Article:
Comparison of clinical outcomes of Adenocarcinoma and Adenosquamous carcinoma in uterine cervical cancer patients receiving surgical resection followed by radiotherapy: a multicenter retrospective study (KROG 13-10).
      ). In GOG263, which assessed the addition of chemotherapy to radiation therapy in patients with IRF, BT was specially prohibited (

      Gynecologic Oncology Group. Radiation therapy with or without chemotherapy in patients with stage I or stage II cervical cancer who previously underwent surgery. NLM Identifier: NCT01101451. Available at: https://clinicaltrials.gov/ct2/show/NCT01101451. Accessed November 13, 2017.

      ). Our study proves that BT can improve LRRFS for patients with IRF.
      For patients with HRF, the NCCN guidelines do not recommend BT, but one large retrospective study has demonstrated a survival benefit in patients with positive stump (
      • Li R
      • Shinde A
      • Chen YJ
      • et al.
      Survival benefit of adjuvant BT after hysterectomy with positive surgical margins in cervical cancer.
      ). A previous study that assessed the effect of BT in pelvic node–positive IB1-IIA2 cervical cancer patients found that the addition of BT significantly improved 5-year progression-free survival and that the most common site of relapse was the pelvis in patients not receiving BT (
      • Li L
      • Kou X
      • Feng X
      • et al.
      Postoperative external beam irradiation with and without BT in pelvic node-positive IB1-IIA2 cervical cancer patients: a retrospective clinical study.
      ). In our study, the addition of BT did not provide any overall survival advantage for patients having HRF, with or without IRF. Previous studies have shown that, for cervical cancer patients with parametrial infiltration or positive regional lymph nodes, vaginal BT only provides a limited increase of dose to the parametrial area, and patients with positive lymph nodes have a high risk of distant metastasis (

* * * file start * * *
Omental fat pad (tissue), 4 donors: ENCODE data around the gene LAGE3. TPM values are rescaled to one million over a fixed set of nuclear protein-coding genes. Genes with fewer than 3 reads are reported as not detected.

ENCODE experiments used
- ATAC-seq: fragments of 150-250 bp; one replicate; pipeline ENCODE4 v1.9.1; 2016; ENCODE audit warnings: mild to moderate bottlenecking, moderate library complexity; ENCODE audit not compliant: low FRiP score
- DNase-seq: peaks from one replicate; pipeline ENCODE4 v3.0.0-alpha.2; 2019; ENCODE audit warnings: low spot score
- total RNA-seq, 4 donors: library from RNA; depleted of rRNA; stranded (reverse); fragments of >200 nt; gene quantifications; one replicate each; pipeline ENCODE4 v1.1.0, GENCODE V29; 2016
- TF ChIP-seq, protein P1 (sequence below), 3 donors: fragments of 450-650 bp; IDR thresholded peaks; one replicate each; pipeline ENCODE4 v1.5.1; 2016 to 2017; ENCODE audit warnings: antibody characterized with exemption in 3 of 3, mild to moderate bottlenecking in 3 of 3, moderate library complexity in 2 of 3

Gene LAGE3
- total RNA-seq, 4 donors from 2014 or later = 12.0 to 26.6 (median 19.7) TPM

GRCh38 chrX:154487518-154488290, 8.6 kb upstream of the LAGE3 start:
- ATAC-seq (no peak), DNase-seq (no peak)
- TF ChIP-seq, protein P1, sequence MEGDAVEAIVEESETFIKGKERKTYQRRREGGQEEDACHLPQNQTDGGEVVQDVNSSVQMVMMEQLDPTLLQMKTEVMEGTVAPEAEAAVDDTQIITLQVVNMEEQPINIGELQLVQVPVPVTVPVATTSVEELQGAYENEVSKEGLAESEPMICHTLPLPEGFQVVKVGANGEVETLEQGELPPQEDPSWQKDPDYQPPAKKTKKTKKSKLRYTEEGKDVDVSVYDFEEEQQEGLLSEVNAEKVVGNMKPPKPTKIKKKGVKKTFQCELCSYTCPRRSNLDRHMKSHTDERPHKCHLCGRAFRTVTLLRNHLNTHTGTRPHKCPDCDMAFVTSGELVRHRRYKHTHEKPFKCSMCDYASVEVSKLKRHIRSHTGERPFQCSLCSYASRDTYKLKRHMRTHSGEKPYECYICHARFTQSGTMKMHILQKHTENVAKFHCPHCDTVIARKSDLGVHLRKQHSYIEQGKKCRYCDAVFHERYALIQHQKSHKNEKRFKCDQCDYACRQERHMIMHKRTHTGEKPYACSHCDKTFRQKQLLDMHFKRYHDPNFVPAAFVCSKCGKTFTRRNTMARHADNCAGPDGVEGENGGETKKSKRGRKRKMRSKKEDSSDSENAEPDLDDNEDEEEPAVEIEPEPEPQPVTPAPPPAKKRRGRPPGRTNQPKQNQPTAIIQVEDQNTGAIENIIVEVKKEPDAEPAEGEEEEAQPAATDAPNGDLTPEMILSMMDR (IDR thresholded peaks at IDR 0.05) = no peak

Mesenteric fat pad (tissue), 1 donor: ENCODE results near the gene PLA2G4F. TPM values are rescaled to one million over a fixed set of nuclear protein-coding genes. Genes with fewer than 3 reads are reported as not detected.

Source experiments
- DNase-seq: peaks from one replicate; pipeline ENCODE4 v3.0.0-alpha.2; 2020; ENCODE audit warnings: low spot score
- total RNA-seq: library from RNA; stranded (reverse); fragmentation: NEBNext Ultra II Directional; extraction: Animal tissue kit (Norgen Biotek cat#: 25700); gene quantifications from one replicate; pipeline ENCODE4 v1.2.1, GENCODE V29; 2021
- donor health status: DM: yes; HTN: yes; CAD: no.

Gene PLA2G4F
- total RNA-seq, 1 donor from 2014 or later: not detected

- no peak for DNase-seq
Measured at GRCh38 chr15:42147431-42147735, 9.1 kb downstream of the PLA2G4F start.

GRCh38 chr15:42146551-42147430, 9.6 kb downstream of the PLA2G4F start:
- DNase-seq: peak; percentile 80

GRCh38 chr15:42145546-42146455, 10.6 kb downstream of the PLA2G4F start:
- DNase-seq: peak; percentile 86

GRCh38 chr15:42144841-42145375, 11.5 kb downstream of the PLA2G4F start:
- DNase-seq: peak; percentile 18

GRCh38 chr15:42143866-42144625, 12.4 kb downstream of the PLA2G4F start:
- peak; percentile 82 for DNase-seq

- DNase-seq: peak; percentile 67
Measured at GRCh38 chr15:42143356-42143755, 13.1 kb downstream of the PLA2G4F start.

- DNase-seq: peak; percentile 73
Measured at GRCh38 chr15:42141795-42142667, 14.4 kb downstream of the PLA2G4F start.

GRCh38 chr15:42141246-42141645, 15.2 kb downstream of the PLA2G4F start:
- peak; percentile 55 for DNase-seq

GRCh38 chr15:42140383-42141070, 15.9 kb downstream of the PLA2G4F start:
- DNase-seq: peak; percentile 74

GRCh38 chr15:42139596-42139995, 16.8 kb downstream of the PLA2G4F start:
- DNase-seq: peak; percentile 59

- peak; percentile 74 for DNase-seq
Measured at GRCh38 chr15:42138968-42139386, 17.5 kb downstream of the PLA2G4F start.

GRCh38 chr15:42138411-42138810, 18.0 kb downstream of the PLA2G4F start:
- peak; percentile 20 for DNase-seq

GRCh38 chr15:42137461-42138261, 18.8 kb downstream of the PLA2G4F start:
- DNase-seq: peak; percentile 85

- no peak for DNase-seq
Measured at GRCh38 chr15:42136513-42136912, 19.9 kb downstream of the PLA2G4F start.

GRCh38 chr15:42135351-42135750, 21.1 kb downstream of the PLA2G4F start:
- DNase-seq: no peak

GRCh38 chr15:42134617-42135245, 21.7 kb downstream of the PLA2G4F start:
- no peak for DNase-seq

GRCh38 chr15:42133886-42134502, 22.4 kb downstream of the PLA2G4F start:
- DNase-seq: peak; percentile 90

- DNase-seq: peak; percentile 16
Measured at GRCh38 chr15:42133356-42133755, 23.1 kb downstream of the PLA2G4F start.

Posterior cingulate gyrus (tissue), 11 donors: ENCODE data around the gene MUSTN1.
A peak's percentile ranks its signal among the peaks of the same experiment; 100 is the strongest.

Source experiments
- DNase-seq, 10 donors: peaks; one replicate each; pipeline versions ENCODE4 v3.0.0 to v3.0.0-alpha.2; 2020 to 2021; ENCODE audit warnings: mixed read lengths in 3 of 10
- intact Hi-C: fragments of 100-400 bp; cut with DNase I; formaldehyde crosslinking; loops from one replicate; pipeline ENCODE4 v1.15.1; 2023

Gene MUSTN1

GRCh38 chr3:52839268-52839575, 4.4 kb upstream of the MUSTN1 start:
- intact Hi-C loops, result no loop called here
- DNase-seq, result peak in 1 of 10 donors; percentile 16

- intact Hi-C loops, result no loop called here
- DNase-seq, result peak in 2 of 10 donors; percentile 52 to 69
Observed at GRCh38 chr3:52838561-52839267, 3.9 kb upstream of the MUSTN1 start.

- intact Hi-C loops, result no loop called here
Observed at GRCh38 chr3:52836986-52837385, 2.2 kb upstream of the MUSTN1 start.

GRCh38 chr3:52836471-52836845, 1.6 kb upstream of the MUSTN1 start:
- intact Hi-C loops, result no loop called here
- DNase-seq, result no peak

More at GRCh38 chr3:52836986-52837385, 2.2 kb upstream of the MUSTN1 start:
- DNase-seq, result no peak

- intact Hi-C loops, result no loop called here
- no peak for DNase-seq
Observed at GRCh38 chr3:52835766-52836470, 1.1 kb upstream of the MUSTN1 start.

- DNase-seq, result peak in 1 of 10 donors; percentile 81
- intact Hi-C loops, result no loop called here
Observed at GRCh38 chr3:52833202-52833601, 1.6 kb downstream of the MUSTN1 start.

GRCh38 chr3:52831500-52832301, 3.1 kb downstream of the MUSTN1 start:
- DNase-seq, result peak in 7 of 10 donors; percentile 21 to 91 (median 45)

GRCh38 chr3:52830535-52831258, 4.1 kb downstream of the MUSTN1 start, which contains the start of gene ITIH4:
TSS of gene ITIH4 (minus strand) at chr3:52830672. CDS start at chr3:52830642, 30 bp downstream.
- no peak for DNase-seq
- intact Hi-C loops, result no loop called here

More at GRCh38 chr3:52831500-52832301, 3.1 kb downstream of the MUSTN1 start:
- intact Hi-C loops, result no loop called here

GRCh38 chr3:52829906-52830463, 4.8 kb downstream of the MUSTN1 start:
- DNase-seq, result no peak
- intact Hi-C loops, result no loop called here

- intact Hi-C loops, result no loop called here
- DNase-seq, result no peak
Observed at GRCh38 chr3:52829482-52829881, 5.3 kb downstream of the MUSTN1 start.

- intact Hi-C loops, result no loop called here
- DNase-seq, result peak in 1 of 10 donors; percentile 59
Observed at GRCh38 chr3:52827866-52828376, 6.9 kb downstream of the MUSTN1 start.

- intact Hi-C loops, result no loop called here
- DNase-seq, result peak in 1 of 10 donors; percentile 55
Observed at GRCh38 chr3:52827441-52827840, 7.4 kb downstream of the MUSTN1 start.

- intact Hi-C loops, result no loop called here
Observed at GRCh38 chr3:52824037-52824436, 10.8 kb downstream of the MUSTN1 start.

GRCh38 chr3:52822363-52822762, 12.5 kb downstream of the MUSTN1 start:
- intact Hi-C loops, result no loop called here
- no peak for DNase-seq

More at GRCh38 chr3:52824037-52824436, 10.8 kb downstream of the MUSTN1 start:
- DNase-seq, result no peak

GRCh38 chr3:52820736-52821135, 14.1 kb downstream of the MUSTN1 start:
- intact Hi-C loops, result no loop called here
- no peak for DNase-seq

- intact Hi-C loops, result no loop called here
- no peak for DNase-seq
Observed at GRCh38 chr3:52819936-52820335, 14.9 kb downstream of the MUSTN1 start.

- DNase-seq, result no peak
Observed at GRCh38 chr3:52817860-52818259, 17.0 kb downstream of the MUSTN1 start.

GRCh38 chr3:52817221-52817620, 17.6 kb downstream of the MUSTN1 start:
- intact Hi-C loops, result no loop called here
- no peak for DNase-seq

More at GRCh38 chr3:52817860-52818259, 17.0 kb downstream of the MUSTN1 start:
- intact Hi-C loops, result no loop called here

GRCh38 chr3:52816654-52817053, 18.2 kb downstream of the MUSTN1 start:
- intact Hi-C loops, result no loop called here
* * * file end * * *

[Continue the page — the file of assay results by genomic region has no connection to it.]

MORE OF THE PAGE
• Lee YJ
      • Kim DY
      • Lee SW
      • et al.
      A postoperative scoring system for distant recurrence in node-positive cervical cancer patients after radical hysterectomy and pelvic lymph node dissection with para-aortic lymph node sampling or dissection.
      ,
      • Matsuo K
      • Shimada M
      • Aoki Y
      • et al.
      Comparison of adjuvant therapy for node-positive clinical stage IB-IIB cervical cancer: systemic chemotherapy versus pelvic irradiation.
      ,
      • Matsuo K
      • Nusbaum DJ
      • Machida H
      • et al.
      Populational trends and outcomes of postoperative radiotherapy for high-risk early-stage cervical cancer with lymph node metastasis: concurrent chemo-radiotherapy versus radiotherapy alone.
      ). In our study, while BT did improve the LRRFS of these patients, the improvement was not statistically significant.
      In our study, patients receiving BT tended to achieve a better 5-year OS than patients not receiving BT, but the difference was not statistically significant. Subgroup analysis showed that BT did not significantly improve OS for patients with HRF or IRF. This result is consistent with previous studies that found that BT did not improve the OS of post-operative patients with positive pelvic lymph nodes (
      • Li L
      • Kou X
      • Feng X
      • et al.
      Postoperative external beam irradiation with and without BT in pelvic node-positive IB1-IIA2 cervical cancer patients: a retrospective clinical study.
      ). Li et al., too, found no significant OS benefit with the addition of BT to EBRT in patients with negative surgical margins (
      • Li R
      • Shinde A
      • Chen YJ
      • et al.
      Survival benefit of adjuvant BT after hysterectomy with positive surgical margins in cervical cancer.
      ); however, patients receiving EBRT plus BT tended to have better OS than patients receiving EBRT alone. The explanation could be that the significantly better LRRFS in patients with IRF affected the OS rates (the subgroup with IRF formed a large proportion of the total cohort). Fajardo et al., however, reported that adjuvant BT can improve the OS of high-risk patients (